Obama first addressed the IRS controversy during a May 13 joint press conference with British Prime Minister David Cameron, where he condemned the IRS's behavior with the caveat, "If, in fact, IRS personnel engaged in the kind of practices that had been reported," then "that's outrageous and there's no place for it. And they have to be held fully accountable."
After the Inspector General published its report on the IRS's actions, concluding the agency applied "inappropriate criteria" to conservative applicants, Obama granted the IRS no such caveat. He released a statement definitively naming the IRS's actions "intolerable and inexcusable" and directing action to be taken to hold those responsible accountable:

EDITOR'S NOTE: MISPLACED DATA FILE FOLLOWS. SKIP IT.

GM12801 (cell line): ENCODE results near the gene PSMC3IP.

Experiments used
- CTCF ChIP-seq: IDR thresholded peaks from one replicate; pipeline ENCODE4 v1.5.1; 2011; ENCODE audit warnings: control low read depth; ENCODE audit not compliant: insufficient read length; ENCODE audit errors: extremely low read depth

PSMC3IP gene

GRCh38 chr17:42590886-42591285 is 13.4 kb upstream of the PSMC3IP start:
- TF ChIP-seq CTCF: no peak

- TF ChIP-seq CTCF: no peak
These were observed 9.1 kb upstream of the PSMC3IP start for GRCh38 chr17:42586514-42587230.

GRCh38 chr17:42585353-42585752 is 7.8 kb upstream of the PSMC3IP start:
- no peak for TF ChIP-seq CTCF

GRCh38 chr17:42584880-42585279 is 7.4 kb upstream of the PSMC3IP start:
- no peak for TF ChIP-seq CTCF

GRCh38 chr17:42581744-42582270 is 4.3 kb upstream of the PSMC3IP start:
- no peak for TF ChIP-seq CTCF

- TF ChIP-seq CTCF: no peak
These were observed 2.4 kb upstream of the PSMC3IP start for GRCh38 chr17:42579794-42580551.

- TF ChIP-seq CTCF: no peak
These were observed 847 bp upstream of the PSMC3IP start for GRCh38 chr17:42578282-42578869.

I have now had the opportunity to review the Treasury Department watchdog's report on its investigation of IRS personnel who improperly targeted conservative groups applying for tax-exempt status. And the report's findings are intolerable and inexcusable. The federal government must conduct itself in a way that's worthy of the public's trust, and that's especially true for the IRS. The IRS must apply the law in a fair and impartial way, and its employees must act with utmost integrity. This report shows that some of its employees failed that test.
I've directed Secretary Lew to hold those responsible for these failures accountable, and to make sure that each of the Inspector General's recommendations are implemented quickly, so that such conduct never happens again.
Yet the next day, America Live host Megyn Kelly and Fox's digital political editor Chris Stirewalt pretended Obama issued no such condemnation.